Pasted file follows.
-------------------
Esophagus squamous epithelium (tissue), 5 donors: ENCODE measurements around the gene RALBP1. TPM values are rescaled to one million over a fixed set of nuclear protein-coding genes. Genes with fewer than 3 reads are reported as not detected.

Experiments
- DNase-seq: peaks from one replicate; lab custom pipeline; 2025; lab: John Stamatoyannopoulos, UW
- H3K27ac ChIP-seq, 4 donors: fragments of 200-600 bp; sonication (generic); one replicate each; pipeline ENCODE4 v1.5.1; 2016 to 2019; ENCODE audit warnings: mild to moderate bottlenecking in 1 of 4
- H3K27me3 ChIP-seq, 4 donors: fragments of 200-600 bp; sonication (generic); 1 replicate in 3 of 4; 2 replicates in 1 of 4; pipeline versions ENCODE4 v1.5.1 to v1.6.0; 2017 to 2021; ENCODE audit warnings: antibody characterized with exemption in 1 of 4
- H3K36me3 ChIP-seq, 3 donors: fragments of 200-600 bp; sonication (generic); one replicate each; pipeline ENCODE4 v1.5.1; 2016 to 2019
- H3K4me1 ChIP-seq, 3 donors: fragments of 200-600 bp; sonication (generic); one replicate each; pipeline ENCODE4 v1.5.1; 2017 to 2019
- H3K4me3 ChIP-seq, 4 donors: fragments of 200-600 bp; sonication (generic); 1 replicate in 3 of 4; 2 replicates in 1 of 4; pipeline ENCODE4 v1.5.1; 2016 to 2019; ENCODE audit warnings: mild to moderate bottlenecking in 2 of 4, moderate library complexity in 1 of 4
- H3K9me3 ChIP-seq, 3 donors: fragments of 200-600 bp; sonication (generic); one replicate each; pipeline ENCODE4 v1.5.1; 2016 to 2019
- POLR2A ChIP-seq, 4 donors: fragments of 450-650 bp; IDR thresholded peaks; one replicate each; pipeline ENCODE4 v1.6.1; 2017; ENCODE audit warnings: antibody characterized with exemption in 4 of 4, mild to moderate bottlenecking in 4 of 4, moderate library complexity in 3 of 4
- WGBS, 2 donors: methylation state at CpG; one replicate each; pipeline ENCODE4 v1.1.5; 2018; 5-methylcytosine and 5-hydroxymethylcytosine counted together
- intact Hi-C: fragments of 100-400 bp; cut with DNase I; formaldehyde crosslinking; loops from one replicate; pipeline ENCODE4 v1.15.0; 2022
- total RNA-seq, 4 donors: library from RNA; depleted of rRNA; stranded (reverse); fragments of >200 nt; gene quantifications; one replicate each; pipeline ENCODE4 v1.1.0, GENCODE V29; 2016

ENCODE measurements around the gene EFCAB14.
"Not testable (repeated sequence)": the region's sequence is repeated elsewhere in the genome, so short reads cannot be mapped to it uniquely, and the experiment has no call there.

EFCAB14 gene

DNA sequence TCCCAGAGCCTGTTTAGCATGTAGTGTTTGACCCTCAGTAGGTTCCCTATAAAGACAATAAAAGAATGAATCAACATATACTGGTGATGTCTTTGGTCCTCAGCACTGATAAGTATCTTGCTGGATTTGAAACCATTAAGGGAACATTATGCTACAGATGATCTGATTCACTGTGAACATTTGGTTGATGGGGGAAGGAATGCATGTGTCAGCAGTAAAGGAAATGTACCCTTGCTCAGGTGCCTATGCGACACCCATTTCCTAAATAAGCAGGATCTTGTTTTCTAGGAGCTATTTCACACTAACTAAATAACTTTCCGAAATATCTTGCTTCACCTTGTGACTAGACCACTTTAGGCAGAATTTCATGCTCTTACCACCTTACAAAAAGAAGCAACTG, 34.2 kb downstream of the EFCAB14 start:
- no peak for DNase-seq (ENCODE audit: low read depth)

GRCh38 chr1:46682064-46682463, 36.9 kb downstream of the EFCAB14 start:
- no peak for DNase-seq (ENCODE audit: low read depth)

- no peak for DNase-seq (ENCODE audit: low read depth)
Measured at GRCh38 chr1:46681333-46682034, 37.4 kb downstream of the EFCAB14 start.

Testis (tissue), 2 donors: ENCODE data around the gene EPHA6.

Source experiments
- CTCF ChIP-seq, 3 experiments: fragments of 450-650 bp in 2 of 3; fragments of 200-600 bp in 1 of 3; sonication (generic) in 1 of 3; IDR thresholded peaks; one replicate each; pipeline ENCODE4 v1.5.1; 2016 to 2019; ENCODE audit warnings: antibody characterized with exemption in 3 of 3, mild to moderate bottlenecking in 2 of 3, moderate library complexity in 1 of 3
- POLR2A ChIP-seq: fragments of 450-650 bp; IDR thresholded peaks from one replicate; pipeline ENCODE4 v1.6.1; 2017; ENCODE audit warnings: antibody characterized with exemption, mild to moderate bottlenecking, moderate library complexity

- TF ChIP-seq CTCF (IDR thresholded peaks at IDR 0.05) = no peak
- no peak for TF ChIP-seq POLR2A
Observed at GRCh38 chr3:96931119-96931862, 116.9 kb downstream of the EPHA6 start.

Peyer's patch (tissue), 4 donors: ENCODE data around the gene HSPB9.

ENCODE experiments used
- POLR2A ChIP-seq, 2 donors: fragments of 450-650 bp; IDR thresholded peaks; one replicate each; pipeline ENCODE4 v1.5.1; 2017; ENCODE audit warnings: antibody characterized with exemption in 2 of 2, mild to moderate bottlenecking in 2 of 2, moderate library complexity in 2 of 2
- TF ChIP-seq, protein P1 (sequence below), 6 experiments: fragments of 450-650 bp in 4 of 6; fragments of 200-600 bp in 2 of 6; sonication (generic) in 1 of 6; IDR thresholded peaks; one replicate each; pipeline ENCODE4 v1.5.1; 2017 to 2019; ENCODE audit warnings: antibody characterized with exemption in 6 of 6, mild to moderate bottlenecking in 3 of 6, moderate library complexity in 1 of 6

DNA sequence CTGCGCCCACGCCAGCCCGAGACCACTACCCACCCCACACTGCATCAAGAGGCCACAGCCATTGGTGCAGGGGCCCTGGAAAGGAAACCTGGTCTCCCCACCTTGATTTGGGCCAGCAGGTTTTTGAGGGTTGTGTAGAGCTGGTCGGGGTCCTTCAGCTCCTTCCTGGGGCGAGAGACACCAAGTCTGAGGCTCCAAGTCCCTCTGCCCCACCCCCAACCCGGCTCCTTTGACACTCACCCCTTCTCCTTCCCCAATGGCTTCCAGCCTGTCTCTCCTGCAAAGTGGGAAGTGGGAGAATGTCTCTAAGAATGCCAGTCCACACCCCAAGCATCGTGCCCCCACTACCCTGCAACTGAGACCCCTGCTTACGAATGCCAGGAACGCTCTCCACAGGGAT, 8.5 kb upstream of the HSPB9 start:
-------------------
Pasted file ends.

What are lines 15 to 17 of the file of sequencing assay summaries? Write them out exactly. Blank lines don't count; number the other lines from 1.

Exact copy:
"Not testable (repeated sequence)": the region's sequence is repeated elsewhere in the genome, so short reads cannot be mapped to it uniquely, and the experiment has no call there.

EFCAB14 gene

DNA sequence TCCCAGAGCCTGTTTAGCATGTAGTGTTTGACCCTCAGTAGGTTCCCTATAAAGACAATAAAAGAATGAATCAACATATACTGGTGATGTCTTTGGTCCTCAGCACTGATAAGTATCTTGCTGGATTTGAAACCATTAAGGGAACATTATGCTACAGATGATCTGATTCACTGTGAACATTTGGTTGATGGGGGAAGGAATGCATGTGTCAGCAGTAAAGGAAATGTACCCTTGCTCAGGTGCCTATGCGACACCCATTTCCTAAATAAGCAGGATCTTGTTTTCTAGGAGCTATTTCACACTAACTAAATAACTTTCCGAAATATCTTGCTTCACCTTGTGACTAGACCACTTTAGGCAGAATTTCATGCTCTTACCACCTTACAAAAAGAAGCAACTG, 34.2 kb downstream of the EFCAB14 start: